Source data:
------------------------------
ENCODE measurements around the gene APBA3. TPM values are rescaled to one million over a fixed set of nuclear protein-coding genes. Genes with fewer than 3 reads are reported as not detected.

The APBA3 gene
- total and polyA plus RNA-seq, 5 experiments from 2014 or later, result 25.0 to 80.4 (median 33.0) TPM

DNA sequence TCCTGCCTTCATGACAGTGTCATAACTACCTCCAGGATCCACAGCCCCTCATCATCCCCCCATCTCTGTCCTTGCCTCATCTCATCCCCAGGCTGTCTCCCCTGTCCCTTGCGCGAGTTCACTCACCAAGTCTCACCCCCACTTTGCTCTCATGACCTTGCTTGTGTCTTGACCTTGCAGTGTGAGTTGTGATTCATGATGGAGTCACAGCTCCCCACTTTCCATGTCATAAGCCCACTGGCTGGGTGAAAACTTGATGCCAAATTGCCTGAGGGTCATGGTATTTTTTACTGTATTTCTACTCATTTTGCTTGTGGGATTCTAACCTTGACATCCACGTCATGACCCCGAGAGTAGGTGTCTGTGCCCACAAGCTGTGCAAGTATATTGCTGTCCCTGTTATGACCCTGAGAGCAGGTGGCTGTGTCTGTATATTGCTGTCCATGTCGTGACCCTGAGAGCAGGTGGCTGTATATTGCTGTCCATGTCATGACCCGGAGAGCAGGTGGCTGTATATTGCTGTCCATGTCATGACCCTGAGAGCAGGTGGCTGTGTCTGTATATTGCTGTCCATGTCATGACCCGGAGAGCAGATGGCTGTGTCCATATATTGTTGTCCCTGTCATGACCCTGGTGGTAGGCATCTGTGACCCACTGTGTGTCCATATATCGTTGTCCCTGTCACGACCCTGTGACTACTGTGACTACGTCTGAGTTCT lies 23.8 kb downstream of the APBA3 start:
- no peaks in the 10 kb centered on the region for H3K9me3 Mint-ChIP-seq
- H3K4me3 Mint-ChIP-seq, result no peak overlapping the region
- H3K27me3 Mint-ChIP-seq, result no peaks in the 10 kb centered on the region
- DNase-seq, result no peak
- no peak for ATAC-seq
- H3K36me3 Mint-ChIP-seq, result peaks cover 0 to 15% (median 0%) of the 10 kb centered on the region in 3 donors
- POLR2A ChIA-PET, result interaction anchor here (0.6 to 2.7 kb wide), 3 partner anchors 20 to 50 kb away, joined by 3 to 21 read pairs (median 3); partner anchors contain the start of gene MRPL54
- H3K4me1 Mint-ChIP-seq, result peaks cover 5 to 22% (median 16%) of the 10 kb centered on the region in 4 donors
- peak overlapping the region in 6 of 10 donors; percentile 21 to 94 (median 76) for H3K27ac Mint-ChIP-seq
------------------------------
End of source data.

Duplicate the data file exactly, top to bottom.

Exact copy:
ENCODE measurements around the gene APBA3. TPM values are rescaled to one million over a fixed set of nuclear protein-coding genes. Genes with fewer than 3 reads are reported as not detected.

The APBA3 gene
- total and polyA plus RNA-seq, 5 experiments from 2014 or later, result 25.0 to 80.4 (median 33.0) TPM

DNA sequence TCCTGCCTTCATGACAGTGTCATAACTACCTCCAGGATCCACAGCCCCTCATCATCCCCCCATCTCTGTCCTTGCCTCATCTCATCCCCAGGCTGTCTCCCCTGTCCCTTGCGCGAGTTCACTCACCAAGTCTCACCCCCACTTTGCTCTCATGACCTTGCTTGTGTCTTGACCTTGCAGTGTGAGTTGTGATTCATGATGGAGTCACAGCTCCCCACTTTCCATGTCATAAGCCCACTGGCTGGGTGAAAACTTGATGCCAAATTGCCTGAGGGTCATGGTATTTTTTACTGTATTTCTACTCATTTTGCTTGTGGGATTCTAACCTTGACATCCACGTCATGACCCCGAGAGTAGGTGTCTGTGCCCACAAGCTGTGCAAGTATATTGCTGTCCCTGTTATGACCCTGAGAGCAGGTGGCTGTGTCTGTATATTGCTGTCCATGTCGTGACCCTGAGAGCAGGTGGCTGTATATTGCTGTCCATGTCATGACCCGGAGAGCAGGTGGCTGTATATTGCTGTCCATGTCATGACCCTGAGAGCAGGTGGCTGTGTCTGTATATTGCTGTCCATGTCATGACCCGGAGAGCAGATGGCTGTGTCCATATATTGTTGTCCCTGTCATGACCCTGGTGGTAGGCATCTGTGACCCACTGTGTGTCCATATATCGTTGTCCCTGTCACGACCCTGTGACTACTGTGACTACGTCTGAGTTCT lies 23.8 kb downstream of the APBA3 start:
- no peaks in the 10 kb centered on the region for H3K9me3 Mint-ChIP-seq
- H3K4me3 Mint-ChIP-seq, result no peak overlapping the region
- H3K27me3 Mint-ChIP-seq, result no peaks in the 10 kb centered on the region
- DNase-seq, result no peak
- no peak for ATAC-seq
- H3K36me3 Mint-ChIP-seq, result peaks cover 0 to 15% (median 0%) of the 10 kb centered on the region in 3 donors
- POLR2A ChIA-PET, result interaction anchor here (0.6 to 2.7 kb wide), 3 partner anchors 20 to 50 kb away, joined by 3 to 21 read pairs (median 3); partner anchors contain the start of gene MRPL54
- H3K4me1 Mint-ChIP-seq, result peaks cover 5 to 22% (median 16%) of the 10 kb centered on the region in 4 donors
- peak overlapping the region in 6 of 10 donors; percentile 21 to 94 (median 76) for H3K27ac Mint-ChIP-seq